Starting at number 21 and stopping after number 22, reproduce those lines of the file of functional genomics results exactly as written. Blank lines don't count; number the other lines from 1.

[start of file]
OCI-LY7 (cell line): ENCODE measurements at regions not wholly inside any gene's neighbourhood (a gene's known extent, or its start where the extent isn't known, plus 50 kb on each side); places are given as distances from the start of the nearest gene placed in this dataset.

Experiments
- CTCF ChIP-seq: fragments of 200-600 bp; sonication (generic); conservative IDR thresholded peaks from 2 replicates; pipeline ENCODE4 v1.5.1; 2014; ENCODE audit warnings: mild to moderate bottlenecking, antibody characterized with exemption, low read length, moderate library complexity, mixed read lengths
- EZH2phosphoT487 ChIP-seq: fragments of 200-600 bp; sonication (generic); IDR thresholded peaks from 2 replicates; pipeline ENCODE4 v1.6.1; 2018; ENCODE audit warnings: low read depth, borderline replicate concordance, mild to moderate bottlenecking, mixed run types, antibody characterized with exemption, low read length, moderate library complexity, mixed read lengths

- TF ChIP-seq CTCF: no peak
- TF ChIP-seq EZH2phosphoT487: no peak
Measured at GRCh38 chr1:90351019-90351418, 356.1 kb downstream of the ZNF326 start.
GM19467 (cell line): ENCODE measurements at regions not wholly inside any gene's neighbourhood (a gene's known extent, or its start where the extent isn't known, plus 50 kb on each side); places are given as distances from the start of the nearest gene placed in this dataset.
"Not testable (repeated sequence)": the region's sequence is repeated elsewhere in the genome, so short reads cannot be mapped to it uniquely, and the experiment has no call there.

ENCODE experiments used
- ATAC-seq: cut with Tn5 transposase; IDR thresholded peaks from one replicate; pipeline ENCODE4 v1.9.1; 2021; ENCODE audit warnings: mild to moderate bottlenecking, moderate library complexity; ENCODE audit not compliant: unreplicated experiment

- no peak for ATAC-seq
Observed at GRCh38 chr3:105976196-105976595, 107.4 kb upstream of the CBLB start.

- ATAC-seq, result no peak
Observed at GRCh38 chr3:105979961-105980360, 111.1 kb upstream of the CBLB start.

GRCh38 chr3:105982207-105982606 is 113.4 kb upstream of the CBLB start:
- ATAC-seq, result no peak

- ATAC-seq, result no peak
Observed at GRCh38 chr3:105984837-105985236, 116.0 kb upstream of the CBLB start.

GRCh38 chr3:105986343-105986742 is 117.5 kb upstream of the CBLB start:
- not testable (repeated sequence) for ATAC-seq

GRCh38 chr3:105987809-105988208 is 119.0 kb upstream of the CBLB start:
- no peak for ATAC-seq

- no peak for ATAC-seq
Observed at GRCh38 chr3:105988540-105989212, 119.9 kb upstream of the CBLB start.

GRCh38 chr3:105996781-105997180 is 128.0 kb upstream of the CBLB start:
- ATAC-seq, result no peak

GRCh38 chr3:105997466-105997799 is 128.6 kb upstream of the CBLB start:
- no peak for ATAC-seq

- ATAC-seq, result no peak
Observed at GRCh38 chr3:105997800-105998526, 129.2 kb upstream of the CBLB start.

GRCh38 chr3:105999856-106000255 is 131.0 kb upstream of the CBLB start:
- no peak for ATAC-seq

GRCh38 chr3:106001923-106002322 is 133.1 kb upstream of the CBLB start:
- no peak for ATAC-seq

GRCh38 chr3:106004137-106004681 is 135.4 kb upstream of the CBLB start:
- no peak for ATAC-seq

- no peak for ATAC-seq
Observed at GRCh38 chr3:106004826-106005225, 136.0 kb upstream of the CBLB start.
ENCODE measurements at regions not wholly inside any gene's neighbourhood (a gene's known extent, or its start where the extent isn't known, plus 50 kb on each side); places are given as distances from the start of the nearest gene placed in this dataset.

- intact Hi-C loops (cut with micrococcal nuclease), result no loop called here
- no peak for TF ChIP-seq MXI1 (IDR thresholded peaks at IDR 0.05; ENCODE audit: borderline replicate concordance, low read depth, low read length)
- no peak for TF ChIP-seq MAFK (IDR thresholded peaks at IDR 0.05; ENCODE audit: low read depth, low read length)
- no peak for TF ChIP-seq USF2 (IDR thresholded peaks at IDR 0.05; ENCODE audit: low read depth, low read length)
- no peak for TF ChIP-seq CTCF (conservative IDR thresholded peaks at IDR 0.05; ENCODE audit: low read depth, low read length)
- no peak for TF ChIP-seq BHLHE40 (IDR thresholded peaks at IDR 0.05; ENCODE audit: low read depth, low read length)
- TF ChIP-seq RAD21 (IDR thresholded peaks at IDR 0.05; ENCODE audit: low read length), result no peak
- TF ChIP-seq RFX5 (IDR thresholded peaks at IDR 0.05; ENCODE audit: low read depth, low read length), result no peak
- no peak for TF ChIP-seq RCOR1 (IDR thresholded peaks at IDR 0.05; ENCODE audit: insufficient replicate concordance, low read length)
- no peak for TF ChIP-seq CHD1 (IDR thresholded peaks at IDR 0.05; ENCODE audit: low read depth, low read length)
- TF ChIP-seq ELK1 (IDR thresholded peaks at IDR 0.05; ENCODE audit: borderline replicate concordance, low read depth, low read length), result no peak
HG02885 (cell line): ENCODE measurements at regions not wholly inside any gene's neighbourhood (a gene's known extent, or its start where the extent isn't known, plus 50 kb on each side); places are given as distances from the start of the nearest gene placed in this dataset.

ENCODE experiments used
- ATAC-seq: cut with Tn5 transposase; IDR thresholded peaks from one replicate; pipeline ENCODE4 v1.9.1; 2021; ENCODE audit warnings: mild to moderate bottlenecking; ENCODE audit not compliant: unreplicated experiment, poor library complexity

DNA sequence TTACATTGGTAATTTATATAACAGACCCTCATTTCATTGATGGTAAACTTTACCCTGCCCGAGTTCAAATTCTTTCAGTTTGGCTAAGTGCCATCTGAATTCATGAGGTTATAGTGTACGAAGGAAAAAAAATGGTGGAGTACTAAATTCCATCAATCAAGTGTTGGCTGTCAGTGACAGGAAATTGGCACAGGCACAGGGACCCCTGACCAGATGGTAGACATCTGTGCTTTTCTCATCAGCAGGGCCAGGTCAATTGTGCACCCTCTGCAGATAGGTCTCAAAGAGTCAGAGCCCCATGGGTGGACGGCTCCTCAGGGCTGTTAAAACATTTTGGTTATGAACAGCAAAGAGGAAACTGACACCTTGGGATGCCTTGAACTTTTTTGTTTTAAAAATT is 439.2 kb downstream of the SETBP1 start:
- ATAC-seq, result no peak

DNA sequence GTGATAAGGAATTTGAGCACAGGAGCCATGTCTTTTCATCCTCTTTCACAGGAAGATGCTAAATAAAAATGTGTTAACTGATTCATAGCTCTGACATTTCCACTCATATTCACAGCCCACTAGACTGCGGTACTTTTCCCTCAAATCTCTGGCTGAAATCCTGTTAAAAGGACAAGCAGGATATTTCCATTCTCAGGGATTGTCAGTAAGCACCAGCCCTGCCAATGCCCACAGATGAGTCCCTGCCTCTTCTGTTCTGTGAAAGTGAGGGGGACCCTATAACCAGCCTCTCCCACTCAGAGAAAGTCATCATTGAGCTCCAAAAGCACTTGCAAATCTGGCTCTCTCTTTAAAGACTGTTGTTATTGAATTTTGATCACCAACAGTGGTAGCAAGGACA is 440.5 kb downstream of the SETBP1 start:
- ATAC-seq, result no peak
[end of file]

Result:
- not testable (repeated sequence) for ATAC-seq

GRCh38 chr3:105987809-105988208 is 119.0 kb upstream of the CBLB start: